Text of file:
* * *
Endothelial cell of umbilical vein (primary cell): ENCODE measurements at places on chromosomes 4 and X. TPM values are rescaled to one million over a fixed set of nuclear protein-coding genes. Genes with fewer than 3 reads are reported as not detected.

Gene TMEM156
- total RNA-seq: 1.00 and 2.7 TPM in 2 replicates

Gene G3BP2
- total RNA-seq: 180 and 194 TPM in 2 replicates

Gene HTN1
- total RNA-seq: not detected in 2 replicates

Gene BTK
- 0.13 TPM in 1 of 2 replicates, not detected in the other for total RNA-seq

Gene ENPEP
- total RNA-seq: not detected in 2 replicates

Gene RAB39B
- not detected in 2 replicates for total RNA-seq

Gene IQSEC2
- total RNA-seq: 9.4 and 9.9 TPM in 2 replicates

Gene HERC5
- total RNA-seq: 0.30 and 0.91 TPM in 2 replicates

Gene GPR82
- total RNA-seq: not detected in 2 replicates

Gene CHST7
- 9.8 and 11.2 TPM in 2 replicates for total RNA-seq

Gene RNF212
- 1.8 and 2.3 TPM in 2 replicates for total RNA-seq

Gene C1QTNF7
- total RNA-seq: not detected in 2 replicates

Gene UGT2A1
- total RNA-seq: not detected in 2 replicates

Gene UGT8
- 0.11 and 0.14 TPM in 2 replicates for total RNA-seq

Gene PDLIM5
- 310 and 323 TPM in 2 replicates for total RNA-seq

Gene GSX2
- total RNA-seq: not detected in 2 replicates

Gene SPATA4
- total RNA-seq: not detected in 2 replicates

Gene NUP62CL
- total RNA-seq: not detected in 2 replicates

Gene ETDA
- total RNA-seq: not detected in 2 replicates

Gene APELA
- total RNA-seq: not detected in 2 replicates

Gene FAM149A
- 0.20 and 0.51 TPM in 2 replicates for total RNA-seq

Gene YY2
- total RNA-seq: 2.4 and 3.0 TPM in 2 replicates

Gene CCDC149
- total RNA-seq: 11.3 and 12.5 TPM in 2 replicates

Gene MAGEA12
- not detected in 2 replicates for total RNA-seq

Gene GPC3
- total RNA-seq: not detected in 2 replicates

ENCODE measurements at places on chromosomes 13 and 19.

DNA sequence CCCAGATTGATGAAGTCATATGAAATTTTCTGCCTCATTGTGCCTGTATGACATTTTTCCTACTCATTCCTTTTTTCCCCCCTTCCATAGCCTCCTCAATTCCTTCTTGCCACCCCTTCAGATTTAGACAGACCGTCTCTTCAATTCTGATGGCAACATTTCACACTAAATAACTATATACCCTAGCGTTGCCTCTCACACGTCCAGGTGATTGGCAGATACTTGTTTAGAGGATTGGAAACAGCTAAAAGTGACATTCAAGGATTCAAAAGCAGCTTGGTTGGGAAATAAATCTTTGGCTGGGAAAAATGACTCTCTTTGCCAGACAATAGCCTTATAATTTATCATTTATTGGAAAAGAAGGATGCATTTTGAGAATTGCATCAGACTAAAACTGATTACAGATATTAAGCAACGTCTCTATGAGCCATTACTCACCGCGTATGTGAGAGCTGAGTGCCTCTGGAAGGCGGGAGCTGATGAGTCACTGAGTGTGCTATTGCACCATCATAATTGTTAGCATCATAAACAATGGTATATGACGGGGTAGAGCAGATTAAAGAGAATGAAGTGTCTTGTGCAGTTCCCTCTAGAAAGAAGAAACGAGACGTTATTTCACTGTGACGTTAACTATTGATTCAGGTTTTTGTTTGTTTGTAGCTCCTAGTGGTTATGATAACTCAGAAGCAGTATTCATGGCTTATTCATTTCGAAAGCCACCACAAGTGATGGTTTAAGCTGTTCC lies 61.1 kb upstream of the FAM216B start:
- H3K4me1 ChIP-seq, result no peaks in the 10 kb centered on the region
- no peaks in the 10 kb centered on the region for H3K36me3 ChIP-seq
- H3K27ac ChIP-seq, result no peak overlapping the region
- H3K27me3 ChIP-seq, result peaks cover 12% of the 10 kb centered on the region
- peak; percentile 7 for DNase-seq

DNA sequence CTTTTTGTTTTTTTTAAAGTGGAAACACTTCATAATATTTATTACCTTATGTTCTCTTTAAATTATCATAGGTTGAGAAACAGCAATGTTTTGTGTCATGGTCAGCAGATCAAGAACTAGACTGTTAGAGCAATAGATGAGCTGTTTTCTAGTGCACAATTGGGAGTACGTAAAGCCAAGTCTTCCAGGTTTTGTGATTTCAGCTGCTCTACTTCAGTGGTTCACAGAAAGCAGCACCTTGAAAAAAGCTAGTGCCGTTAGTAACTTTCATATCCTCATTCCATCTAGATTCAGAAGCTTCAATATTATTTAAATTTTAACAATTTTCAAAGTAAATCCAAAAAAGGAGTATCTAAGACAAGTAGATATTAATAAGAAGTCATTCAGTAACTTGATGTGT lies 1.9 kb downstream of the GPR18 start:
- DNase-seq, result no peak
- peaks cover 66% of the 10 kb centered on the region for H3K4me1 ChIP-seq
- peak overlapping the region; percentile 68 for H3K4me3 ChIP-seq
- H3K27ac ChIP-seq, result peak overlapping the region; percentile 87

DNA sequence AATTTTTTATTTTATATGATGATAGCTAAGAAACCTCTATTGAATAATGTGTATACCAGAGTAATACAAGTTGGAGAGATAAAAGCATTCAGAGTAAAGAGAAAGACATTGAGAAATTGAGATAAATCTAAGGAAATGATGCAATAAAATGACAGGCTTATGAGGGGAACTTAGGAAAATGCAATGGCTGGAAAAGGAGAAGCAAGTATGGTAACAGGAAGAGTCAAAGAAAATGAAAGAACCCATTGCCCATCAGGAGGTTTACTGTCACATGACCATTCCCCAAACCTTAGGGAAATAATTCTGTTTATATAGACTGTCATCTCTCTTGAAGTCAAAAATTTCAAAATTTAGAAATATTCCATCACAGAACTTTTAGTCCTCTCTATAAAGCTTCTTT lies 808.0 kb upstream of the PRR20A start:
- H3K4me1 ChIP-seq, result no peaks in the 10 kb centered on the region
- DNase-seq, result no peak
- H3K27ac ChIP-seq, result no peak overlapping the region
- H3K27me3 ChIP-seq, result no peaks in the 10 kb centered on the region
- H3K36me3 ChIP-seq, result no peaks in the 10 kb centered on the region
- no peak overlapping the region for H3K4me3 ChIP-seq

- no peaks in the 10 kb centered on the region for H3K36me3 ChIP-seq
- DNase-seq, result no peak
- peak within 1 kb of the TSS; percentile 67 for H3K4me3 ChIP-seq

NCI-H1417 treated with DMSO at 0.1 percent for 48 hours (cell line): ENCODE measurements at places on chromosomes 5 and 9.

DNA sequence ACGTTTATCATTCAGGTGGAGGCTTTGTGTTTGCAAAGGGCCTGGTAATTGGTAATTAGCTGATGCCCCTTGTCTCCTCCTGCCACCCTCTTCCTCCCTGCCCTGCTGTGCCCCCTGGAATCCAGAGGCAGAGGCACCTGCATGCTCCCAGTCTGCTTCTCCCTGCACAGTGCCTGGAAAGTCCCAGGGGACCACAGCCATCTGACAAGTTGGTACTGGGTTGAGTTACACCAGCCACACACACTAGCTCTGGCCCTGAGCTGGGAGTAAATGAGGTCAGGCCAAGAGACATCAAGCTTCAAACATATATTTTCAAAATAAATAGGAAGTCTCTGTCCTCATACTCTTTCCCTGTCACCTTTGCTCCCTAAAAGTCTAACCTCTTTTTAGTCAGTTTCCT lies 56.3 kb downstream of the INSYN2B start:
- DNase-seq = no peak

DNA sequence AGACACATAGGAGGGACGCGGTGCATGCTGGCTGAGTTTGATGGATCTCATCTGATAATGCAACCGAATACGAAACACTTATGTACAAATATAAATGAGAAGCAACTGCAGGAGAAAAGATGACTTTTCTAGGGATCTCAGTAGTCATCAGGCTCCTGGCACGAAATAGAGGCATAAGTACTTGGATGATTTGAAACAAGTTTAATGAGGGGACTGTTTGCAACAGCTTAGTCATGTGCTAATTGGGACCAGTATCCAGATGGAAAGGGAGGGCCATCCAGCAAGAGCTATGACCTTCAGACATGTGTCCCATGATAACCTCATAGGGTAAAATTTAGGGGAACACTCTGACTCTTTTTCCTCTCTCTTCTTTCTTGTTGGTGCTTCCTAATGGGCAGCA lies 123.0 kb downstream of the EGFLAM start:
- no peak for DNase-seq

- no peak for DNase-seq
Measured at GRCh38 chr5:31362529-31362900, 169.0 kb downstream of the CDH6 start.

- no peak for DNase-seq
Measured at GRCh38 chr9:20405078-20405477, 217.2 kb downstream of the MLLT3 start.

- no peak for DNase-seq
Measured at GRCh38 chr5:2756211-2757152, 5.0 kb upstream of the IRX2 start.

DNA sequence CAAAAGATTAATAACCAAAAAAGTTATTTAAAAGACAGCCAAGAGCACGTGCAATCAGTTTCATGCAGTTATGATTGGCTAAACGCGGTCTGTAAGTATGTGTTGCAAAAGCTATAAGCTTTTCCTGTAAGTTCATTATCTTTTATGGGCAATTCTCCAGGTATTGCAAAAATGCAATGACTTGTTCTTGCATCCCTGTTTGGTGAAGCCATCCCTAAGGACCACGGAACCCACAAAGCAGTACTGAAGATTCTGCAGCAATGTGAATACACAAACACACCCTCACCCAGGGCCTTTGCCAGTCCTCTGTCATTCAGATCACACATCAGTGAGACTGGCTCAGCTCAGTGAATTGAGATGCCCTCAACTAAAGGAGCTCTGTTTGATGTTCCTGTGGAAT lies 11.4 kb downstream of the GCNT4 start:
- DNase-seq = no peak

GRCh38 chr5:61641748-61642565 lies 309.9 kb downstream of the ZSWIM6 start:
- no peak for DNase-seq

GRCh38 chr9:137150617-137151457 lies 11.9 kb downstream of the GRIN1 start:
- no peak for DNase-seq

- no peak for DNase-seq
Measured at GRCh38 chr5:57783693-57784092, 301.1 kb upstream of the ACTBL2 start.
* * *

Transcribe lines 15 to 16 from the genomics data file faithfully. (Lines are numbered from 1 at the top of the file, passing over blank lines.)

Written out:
- total RNA-seq: 9.4 and 9.9 TPM in 2 replicates

Gene HERC5